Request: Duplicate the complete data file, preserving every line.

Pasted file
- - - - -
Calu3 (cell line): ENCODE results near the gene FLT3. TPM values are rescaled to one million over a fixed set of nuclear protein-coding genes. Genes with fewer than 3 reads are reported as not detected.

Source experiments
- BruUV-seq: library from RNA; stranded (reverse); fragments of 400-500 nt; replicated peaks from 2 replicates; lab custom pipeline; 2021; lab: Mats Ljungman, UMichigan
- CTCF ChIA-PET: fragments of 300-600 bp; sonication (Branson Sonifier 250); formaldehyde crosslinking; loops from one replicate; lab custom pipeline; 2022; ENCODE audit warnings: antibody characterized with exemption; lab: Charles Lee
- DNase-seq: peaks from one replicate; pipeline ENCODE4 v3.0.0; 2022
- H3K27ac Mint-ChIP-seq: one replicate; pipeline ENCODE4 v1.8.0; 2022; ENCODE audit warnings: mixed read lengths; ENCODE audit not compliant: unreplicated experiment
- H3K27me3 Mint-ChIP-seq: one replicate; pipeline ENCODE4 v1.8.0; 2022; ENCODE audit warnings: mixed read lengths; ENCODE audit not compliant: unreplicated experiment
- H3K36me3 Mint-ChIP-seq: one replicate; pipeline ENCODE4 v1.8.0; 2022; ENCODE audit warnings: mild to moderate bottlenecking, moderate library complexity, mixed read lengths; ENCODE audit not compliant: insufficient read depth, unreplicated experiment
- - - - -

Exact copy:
Calu3 (cell line): ENCODE results near the gene FLT3. TPM values are rescaled to one million over a fixed set of nuclear protein-coding genes. Genes with fewer than 3 reads are reported as not detected.

Source experiments
- BruUV-seq: library from RNA; stranded (reverse); fragments of 400-500 nt; replicated peaks from 2 replicates; lab custom pipeline; 2021; lab: Mats Ljungman, UMichigan
- CTCF ChIA-PET: fragments of 300-600 bp; sonication (Branson Sonifier 250); formaldehyde crosslinking; loops from one replicate; lab custom pipeline; 2022; ENCODE audit warnings: antibody characterized with exemption; lab: Charles Lee
- DNase-seq: peaks from one replicate; pipeline ENCODE4 v3.0.0; 2022
- H3K27ac Mint-ChIP-seq: one replicate; pipeline ENCODE4 v1.8.0; 2022; ENCODE audit warnings: mixed read lengths; ENCODE audit not compliant: unreplicated experiment
- H3K27me3 Mint-ChIP-seq: one replicate; pipeline ENCODE4 v1.8.0; 2022; ENCODE audit warnings: mixed read lengths; ENCODE audit not compliant: unreplicated experiment
- H3K36me3 Mint-ChIP-seq: one replicate; pipeline ENCODE4 v1.8.0; 2022; ENCODE audit warnings: mild to moderate bottlenecking, moderate library complexity, mixed read lengths; ENCODE audit not compliant: insufficient read depth, unreplicated experiment